Just because Star Trek II: The Wrath of Khan had been the success the franchise needed to wipe out the ignominy of Star Trek: The Motion Picture, that didn’t mean the third installment was going to be made without compromise. In fact, while Paramount Pictures commissioned producer Harve Bennett to start work on his second Star Trek movie the day after Khan premiered, there were a series of rules dictated to him that started a long arc of negotiations.

For one, it had to lean towards more of the action of 1982's The Wrath of Khan and less of the moody atmosphere of 1979's The Motion Picture. For two, Kirstie Alley couldn’t come back as Saavik, because the open-ended nature of her contract made her too expensive. For three, Leonard Nimoy couldn’t come back as Spock, because he hated Star Trek and had insisted on dying in the second movie – or at least, that’s what senior exec Michael Eisner thought. After having been advised by Nimoy that he was wrong, and the evidence could be found in the basement of the building he was in, the argument went the other way.

Not only was Nimoy on board as Spock; he wanted to be on board as director. That was a risky call for Paramount. They’d seen fit to effectively dismiss creator Gene Roddenberry after the disaster of The Motion Picture; and as Roddenberry himself pointed out, Nimoy was “a director you can’t fire.” On the other hand, if the movie’s plot was to be about the search for Spock, it wouldn’t go down too well if he wasn’t found (Nimoy predicted bricks being thrown at movie screens if that happened).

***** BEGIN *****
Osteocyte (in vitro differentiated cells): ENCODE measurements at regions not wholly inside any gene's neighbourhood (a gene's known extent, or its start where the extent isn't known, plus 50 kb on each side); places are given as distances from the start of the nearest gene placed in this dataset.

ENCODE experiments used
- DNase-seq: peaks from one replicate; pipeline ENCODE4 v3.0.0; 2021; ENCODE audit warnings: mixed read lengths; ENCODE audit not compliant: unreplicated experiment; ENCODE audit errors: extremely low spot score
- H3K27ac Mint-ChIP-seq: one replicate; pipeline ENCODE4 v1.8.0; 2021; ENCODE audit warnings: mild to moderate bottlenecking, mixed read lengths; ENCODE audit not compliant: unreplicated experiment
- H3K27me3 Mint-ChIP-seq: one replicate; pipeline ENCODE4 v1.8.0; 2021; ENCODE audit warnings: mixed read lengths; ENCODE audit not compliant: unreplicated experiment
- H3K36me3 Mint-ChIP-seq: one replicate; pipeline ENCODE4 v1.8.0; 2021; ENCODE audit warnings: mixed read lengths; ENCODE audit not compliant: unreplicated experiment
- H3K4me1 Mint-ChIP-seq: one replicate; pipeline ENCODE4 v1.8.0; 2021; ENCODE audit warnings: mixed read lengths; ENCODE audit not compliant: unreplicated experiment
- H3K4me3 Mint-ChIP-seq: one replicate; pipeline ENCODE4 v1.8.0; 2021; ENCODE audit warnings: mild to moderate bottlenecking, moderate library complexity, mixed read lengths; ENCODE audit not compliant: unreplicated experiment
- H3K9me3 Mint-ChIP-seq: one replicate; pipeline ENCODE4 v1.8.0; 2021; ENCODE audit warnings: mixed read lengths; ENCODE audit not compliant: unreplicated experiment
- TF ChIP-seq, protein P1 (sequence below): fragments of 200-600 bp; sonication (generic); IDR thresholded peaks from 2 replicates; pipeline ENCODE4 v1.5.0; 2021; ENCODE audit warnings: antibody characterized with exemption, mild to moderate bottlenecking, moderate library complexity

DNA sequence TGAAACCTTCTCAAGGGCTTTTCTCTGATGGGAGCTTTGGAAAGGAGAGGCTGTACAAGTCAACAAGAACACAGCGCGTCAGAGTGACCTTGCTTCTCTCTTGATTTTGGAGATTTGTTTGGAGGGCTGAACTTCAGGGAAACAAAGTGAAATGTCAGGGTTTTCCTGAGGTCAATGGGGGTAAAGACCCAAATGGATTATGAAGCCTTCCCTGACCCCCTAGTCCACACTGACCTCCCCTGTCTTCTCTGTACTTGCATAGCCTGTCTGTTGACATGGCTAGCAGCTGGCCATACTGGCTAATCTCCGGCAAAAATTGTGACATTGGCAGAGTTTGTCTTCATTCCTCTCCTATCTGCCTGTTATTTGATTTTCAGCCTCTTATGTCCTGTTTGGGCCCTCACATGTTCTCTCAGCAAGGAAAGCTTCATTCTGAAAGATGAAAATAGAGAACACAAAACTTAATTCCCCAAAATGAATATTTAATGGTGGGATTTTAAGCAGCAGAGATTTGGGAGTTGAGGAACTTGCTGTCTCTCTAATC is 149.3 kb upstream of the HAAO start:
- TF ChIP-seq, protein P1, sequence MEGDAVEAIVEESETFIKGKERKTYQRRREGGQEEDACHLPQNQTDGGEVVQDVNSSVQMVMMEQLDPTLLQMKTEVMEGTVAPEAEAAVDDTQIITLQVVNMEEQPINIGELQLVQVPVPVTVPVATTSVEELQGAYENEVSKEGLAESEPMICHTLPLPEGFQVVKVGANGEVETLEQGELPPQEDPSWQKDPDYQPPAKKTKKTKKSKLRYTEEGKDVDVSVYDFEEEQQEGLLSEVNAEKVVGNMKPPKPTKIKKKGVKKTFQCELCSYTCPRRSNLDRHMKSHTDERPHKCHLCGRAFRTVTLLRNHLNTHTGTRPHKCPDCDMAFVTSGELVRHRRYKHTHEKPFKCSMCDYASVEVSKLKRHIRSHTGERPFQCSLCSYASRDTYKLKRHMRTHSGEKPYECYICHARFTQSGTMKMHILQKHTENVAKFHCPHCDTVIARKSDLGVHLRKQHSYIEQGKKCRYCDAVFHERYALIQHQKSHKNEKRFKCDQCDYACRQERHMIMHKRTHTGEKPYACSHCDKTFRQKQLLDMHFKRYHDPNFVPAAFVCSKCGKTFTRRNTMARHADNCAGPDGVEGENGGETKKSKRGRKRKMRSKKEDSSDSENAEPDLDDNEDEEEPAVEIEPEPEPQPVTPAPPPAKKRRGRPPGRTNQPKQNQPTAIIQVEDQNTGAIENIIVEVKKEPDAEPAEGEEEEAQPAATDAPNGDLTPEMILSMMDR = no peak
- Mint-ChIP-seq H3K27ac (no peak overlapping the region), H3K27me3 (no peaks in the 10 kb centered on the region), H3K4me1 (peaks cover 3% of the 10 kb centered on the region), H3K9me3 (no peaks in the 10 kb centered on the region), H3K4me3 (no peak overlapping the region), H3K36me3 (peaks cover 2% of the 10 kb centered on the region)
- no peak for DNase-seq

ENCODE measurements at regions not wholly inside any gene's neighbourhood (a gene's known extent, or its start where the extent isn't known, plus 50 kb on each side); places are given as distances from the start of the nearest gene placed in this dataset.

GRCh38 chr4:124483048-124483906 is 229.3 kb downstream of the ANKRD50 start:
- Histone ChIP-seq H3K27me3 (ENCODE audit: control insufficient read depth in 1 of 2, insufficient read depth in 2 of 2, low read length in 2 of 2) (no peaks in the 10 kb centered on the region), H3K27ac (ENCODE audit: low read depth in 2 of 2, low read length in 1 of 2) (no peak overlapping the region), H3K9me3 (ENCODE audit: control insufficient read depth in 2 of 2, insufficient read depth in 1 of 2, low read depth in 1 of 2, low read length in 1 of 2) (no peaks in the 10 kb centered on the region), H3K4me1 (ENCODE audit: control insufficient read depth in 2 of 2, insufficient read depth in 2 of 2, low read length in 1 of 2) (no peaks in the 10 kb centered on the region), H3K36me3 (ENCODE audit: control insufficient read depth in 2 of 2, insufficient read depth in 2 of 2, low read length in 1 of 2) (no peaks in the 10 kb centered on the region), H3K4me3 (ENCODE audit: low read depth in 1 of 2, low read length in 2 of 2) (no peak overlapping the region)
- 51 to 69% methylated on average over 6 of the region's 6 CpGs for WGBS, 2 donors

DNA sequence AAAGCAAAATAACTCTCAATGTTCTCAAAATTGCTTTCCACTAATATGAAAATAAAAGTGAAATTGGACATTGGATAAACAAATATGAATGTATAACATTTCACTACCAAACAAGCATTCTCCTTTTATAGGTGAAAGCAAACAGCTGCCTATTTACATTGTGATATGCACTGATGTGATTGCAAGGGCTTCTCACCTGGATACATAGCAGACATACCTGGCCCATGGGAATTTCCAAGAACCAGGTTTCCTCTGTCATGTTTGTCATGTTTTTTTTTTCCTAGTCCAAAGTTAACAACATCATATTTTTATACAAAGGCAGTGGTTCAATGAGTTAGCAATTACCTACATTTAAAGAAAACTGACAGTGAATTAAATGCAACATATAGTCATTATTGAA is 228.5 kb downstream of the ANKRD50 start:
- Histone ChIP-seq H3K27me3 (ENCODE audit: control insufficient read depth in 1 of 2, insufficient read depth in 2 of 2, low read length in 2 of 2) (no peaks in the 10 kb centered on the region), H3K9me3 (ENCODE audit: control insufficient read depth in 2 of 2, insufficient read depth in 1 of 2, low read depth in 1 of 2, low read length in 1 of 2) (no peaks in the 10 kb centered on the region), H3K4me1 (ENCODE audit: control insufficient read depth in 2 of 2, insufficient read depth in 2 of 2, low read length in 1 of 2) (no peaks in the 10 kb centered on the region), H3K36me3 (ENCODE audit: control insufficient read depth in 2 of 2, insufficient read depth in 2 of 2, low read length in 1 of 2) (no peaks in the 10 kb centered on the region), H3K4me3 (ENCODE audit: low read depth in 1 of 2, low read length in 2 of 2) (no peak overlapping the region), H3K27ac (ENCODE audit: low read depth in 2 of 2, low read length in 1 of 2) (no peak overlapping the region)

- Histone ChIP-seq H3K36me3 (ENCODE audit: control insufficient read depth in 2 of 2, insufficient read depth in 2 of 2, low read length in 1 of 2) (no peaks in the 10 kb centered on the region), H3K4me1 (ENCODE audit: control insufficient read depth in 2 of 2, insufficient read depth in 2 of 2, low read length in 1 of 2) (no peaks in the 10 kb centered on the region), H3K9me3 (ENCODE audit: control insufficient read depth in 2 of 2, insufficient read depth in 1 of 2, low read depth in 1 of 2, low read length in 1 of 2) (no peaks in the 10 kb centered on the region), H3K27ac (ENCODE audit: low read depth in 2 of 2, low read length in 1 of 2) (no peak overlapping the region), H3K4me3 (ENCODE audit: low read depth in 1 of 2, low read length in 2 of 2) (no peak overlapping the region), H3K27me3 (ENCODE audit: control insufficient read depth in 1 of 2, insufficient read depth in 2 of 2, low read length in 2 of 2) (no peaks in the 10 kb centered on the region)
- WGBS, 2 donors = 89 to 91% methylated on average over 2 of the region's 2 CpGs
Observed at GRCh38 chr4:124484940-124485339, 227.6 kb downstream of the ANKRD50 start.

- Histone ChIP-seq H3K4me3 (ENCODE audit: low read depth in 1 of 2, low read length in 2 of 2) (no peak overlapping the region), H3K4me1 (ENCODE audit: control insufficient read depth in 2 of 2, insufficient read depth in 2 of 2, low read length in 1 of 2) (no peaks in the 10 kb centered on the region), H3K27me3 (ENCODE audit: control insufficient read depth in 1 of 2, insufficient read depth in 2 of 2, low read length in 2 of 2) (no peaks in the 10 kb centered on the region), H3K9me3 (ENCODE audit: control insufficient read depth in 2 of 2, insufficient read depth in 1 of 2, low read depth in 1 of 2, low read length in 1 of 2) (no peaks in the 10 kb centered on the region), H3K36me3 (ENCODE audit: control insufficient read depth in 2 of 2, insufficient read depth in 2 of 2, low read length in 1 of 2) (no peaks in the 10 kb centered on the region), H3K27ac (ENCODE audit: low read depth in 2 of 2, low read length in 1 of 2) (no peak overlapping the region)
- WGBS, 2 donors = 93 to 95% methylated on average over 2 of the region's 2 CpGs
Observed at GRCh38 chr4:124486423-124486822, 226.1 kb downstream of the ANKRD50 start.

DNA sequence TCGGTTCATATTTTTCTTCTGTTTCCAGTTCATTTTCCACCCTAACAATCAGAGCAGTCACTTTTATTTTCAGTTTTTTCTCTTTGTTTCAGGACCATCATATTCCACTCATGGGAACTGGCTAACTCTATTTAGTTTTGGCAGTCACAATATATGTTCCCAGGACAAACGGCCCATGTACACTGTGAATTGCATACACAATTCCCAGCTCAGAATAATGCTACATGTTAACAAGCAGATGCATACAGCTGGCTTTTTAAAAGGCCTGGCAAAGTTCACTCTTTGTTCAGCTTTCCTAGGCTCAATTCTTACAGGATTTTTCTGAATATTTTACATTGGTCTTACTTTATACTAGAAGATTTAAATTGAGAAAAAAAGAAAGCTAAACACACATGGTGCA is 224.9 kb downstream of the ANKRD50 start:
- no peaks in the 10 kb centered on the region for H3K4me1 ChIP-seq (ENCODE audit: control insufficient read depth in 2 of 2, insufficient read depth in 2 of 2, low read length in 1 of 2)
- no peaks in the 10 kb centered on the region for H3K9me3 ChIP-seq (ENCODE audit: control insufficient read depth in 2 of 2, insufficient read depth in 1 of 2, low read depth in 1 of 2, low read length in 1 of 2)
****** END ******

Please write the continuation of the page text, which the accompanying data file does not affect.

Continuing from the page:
In the end, the series of compromises resulted in a movie that, while perhaps not the best of the Star Trek series, was far from the worst. With Bennett as producer, and also having written a script that did everything Paramount needed, and Nimoy as director, probably knowing more about the actors’ role in the Trek universe than anyone, the stage was set for a production that would ensure the franchise’s survival for decades to come.

Kirk Discovers McCoy Is Not All He Seems

The main theme was friendship, Nimoy said. “What should a person do to help a friend? How deeply should a friendship commitment go?… what sacrifices, what obstacles, will these people endure?” The majority of the theme would, of course, be explored via Kirk’s sacrifices in trying to rescue Spock once he discovered that his oldest, closest friend didn’t die when he saved the Enterprise from destruction at the hands of Khan in the previous movie. In one scene Kirk says, “Don’t quote rules to me. We’re talking about loyalty and sacrifice.” Sacrifice is heavy on the ground for the wayward admiral: by the end of the story he’s lost his son, his ship and potentially his career, even though it looks as if he’s found his friend.

Bennett knew that the setting of classic hero Kirk against a near-equal enemy had been the crowning achievement of The Wrath of Khan, and so The Search for Spock (note the matching title rhythm) played it safe by playing it again. There’s another cat-and-mouse game between Kirk and his opposition, the Klingon Captain Kruge; and this time there’s an actual one-on-one crescendo moment. By the time Kirk offers to save Kruge during their fist-fight, the response is another attack, and he sends Kruge to his death by saying: “I… have had… enough… of you!” he might as well be saying it to the self-doubt he’d carried since the apparent death of Spock.

It’s a cleverly-set balance. Kruge is a rebel from his own government, scorning the idea of peace with the Federation and asserting that the Genesis Device, far from being a peacemaking technology, is a weapon created by “a gang of Intergalactic criminals.” Kirk is now in full rebellion from Starfleet, having stolen and destroyed the Enterprise, and breached intergalactic law.

Less obvious, but discussed more in other places, is Kirk’s anti-Klingon racism. This time, faced with a Klingon who’s killed his son, Kirk gets revenge by killing his enemy’s entire crew but one, then reneges on his “promise” to kill the last, since there’s no need any more. Perhaps Kirk has seen a reflection of himself in Kruge, and he’s had enough of that.

Kirk Versus Kruge